Chris Sharp, curator of the upcoming The Imaginary Sea exhibition at Fondation Carmignac on Porquerolles Island, points to a similar mix of imagination and ecological foreboding, as the primary reason so many artists continue to explore the subject: “I think this is largely due to its vast unknowability. Not only does it function as a perfect metaphor for the unconscious when that is, so to speak, ‘discovered’, but it is also a space teeming with untold life. As such, it seems to feed right into the imagination, continually refreshing it.”
The show takes the Villa Carmignac’s unique setting, which features a partially submerged glass ceiling, as the starting point for various watery explorations, with many of the most compelling examples focusing on the more cerebral representations of the ocean. These include photographer Nicolas Floc’h, who will record the colors of the sea surrounding the island, and transpose them into window filters, thus distilling the natural interplay of water and light. Meanwhile, painter Miquel Barceló creates what has been termed an “environmental painting”, which will once again immerse the audience in a representation of the sea. Sharp hopes that the show will “somehow convey the subject in all its complexity and elicit just as many feelings—surprise, joy, laughter, as well as melancholy, tragedy and loss.”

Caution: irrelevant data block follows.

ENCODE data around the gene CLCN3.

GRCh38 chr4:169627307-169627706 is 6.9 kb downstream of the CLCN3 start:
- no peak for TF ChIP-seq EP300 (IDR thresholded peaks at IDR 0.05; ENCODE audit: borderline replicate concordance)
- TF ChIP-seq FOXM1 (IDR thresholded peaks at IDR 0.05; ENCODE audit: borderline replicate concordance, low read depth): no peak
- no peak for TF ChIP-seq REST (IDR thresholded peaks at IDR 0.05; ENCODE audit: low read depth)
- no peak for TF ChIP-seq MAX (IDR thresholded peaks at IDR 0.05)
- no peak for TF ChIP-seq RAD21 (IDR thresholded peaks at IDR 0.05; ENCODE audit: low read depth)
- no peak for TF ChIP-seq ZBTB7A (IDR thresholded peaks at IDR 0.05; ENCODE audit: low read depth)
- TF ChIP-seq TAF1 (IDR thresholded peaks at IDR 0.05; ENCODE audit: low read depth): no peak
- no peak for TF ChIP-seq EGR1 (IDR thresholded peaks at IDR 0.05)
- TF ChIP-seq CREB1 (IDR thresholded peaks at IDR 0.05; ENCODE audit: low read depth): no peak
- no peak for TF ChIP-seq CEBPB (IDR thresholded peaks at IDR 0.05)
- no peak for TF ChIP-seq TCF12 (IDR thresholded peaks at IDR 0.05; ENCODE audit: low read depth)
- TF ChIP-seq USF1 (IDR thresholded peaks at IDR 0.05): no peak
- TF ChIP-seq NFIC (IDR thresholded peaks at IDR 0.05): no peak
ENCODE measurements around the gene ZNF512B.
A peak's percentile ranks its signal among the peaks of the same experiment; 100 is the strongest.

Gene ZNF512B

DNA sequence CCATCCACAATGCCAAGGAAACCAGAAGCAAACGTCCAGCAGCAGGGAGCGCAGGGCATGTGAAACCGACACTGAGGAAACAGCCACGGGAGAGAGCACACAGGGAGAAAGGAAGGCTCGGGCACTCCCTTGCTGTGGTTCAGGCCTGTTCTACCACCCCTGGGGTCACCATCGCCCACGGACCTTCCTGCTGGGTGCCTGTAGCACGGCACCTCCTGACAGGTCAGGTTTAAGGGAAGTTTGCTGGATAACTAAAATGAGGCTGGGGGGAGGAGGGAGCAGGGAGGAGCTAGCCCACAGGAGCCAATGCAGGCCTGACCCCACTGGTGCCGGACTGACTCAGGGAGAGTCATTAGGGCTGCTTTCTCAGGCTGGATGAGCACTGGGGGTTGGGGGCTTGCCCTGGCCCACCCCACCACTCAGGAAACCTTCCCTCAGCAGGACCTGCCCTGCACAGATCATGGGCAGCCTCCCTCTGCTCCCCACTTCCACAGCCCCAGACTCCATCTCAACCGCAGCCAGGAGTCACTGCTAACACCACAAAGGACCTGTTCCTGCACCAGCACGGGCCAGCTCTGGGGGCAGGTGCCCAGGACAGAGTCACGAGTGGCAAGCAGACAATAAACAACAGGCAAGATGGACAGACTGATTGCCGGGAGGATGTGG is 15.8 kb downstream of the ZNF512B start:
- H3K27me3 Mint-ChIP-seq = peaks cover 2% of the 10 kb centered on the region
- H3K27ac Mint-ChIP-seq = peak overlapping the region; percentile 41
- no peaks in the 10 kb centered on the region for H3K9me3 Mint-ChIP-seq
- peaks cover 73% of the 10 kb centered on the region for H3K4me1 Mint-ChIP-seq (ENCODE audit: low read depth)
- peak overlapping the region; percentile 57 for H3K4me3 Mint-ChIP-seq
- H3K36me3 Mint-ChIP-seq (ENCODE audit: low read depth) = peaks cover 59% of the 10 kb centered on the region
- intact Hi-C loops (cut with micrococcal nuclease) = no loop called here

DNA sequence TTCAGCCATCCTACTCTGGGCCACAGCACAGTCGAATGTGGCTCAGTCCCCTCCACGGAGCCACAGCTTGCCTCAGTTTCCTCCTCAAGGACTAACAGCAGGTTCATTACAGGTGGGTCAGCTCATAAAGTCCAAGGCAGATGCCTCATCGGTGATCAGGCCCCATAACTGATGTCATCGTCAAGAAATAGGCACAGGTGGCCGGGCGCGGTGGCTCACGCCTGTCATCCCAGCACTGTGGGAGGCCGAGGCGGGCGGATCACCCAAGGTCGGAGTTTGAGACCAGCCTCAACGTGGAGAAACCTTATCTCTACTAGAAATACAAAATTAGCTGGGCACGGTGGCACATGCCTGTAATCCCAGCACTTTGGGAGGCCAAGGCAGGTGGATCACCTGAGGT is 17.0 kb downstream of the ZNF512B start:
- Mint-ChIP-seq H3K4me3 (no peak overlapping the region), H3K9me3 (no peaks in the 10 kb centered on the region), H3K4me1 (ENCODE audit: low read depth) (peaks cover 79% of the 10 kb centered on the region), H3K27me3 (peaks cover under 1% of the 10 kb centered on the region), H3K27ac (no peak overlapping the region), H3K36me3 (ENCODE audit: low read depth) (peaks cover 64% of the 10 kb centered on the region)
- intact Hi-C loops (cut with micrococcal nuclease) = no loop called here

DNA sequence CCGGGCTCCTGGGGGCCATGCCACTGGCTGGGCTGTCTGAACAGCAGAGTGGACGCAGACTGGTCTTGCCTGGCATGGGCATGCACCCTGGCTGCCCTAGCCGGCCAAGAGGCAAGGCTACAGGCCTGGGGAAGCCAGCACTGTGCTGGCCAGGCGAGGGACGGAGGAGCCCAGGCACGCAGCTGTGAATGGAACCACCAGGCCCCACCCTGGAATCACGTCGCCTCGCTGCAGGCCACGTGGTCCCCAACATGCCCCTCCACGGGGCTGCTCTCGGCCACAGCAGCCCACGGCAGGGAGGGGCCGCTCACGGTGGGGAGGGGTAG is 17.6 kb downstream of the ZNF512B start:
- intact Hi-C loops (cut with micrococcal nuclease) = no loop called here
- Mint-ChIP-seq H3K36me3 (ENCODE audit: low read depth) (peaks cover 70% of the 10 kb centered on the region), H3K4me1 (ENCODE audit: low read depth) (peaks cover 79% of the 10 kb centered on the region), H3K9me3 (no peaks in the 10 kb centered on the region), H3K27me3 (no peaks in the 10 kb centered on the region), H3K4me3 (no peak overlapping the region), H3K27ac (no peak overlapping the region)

While all of these examples involve a degree of speculation, translation and transposition, Martina Amati is one of the few artists who have experienced the wonders of the ocean’s depths first hand. She is a freediver, meaning she travels great distances underwater without breathing apparatus. She explains that, “I dive to 30 meters depth—the height of a 10-story skyscraper—on a single breath of air… I let go of everything and enter a totally new world.”
She has captured extraordinary footage of her dives alongside British Champion Liv Philip. Her multi-screen film project Under oscillates between intense, shadowy scenes where the swimmers descend and ascend with the aid of a rope, and astonishingly tranquil moments that resemble a gravity-defying dance. When installed at Ambika P3 in London, Amati created an incredible suspended video platform that allowed visitors to step beneath her footage as if they themselves were submerged. The stunning framing and somewhat disquieting semi-silence is jaw-dropping, and the exceptional feats of human physicality demonstrated by the divers are made all the more ethereal by the desolate expanses of water that surround them.
For Amati, the ocean offers peace and a chance for introspection: “Each dive is a discovery, where I open myself to unfamiliar sensations and feelings. The water saved my life, twice, when I found myself in my darkest places. Outside the water I try, I imitate, I struggle, I pretend. Underwater I am.”